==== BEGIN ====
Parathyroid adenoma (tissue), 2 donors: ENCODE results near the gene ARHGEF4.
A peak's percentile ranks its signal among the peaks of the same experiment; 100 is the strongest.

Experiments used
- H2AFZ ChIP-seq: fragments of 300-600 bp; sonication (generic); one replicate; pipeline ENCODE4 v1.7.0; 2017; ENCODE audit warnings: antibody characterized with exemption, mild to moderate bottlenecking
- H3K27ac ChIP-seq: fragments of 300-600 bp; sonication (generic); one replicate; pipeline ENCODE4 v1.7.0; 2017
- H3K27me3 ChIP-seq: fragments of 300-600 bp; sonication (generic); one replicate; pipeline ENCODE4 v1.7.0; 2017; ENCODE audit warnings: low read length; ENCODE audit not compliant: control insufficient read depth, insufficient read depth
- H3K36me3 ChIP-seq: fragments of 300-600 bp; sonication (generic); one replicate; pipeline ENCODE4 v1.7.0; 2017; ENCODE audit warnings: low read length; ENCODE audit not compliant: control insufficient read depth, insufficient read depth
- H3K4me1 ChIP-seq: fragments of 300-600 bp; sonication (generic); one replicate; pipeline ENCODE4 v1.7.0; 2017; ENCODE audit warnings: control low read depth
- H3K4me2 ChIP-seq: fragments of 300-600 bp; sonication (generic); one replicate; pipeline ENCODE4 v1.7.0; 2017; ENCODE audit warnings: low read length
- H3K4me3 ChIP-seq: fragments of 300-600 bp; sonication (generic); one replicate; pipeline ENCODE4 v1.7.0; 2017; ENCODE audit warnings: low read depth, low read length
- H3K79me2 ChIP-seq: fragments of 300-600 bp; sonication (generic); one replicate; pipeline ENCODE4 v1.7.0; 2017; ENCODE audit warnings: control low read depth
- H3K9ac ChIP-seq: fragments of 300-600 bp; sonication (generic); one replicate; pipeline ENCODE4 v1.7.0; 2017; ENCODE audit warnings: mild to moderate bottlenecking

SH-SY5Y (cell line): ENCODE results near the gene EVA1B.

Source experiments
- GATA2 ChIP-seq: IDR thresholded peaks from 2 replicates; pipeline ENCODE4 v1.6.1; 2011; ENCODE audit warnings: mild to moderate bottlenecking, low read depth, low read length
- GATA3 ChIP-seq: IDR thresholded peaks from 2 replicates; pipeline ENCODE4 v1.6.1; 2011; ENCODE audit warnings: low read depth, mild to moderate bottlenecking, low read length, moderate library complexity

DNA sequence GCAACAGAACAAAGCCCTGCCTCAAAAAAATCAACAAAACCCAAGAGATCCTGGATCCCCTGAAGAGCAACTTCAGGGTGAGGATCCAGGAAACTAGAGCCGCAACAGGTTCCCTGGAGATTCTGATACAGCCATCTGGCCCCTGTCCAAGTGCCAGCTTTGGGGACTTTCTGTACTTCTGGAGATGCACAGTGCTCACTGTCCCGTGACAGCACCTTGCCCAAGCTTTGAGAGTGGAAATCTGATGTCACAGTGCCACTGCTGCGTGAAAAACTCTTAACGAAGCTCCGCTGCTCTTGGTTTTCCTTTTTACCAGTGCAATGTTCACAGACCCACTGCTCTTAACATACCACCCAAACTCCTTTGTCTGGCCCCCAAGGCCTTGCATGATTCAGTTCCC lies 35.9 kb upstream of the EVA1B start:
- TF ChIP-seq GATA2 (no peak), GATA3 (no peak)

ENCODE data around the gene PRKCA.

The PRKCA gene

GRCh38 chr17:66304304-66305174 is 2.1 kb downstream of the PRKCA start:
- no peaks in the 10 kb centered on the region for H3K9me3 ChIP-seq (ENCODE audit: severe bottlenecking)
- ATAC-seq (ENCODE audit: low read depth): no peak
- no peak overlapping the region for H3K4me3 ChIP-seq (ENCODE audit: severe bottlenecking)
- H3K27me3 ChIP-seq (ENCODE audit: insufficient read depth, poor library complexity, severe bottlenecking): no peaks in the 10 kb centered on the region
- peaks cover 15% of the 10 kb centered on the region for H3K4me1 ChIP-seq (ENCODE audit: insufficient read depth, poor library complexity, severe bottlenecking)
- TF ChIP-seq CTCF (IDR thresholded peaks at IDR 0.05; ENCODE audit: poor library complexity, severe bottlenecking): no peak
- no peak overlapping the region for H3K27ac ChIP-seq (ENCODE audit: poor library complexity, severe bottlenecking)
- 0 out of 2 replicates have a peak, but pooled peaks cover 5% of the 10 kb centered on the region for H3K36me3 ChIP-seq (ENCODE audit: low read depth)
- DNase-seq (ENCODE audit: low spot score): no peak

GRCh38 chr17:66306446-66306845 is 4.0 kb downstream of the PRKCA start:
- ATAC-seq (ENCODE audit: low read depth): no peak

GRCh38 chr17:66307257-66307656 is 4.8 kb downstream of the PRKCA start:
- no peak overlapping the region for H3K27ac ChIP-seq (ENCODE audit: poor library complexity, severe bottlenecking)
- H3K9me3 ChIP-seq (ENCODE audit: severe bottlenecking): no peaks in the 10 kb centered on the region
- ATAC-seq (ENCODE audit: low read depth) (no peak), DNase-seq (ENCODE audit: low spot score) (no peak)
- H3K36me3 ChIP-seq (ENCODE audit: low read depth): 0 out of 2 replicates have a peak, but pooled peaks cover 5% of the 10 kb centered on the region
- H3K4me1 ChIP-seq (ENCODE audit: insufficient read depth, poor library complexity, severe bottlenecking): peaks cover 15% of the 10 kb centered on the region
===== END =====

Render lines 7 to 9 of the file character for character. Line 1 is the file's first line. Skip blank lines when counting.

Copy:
- H3K36me3 ChIP-seq: fragments of 300-600 bp; sonication (generic); one replicate; pipeline ENCODE4 v1.7.0; 2017; ENCODE audit warnings: low read length; ENCODE audit not compliant: control insufficient read depth, insufficient read depth
- H3K4me1 ChIP-seq: fragments of 300-600 bp; sonication (generic); one replicate; pipeline ENCODE4 v1.7.0; 2017; ENCODE audit warnings: control low read depth
- H3K4me2 ChIP-seq: fragments of 300-600 bp; sonication (generic); one replicate; pipeline ENCODE4 v1.7.0; 2017; ENCODE audit warnings: low read length